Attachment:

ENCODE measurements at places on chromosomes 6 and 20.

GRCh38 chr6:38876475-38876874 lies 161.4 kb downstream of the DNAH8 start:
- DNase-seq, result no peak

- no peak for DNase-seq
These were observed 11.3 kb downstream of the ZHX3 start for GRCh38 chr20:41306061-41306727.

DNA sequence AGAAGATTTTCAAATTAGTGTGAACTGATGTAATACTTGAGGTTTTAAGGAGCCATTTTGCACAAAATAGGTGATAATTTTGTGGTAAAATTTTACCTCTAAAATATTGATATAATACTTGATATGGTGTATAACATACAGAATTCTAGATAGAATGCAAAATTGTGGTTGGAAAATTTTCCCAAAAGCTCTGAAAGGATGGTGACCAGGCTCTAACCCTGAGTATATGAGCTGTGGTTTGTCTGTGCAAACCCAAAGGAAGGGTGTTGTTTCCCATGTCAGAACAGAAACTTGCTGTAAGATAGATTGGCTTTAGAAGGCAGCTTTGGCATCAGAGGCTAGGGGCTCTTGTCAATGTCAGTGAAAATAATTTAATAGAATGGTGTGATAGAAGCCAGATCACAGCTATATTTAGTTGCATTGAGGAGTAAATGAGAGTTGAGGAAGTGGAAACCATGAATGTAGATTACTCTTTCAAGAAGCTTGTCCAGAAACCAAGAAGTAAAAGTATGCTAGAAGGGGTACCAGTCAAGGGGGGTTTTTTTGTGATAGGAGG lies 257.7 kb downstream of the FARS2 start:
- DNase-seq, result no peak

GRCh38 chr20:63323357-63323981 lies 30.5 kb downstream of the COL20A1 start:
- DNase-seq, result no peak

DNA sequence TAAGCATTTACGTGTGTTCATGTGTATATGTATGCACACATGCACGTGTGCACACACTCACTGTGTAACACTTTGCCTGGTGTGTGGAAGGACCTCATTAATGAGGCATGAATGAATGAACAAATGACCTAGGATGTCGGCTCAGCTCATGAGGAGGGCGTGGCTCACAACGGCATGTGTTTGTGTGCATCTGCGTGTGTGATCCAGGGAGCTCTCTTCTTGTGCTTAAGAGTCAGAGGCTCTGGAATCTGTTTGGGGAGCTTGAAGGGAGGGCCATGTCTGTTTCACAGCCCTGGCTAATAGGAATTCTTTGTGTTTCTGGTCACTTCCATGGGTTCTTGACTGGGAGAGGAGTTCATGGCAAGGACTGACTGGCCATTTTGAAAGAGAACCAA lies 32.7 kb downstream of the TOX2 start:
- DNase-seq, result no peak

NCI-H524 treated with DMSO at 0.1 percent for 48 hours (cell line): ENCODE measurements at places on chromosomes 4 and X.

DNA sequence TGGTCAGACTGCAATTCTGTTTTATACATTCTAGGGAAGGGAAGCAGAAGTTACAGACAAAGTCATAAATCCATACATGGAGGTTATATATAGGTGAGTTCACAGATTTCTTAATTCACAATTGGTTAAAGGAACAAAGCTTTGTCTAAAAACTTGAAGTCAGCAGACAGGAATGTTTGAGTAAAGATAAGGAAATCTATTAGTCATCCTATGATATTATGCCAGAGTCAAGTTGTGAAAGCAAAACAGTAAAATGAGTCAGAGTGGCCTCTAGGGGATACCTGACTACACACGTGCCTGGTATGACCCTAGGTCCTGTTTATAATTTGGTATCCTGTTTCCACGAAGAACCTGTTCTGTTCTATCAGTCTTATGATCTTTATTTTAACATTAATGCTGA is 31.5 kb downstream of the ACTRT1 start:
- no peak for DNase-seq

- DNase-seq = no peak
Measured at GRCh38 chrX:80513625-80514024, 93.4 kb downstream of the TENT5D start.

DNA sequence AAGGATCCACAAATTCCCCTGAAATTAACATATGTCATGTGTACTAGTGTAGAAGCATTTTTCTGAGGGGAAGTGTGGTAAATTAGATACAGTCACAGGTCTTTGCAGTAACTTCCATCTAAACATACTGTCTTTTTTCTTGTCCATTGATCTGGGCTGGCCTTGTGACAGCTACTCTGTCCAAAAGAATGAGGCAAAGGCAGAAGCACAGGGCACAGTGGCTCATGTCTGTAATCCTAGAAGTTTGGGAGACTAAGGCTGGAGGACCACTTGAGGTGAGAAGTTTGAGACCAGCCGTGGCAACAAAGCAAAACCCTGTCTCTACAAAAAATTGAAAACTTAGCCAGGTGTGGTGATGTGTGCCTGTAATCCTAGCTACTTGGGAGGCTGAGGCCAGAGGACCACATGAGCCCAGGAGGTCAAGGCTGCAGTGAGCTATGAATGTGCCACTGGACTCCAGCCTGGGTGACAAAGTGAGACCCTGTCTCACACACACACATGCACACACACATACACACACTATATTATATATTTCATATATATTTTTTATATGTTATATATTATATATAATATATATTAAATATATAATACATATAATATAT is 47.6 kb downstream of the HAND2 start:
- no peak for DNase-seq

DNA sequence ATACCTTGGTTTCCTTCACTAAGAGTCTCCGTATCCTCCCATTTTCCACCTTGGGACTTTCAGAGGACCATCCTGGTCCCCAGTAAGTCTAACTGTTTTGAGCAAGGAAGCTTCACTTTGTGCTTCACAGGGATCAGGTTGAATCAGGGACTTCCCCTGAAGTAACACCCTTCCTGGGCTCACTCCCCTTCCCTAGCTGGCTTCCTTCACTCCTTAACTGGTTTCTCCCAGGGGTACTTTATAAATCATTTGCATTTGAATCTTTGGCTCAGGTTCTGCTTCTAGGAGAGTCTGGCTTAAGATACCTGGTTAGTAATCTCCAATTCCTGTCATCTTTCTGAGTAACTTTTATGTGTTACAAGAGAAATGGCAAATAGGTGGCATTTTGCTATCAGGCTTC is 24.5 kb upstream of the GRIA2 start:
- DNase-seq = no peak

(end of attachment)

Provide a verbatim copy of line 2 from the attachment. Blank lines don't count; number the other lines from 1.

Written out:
GRCh38 chr6:38876475-38876874 lies 161.4 kb downstream of the DNAH8 start: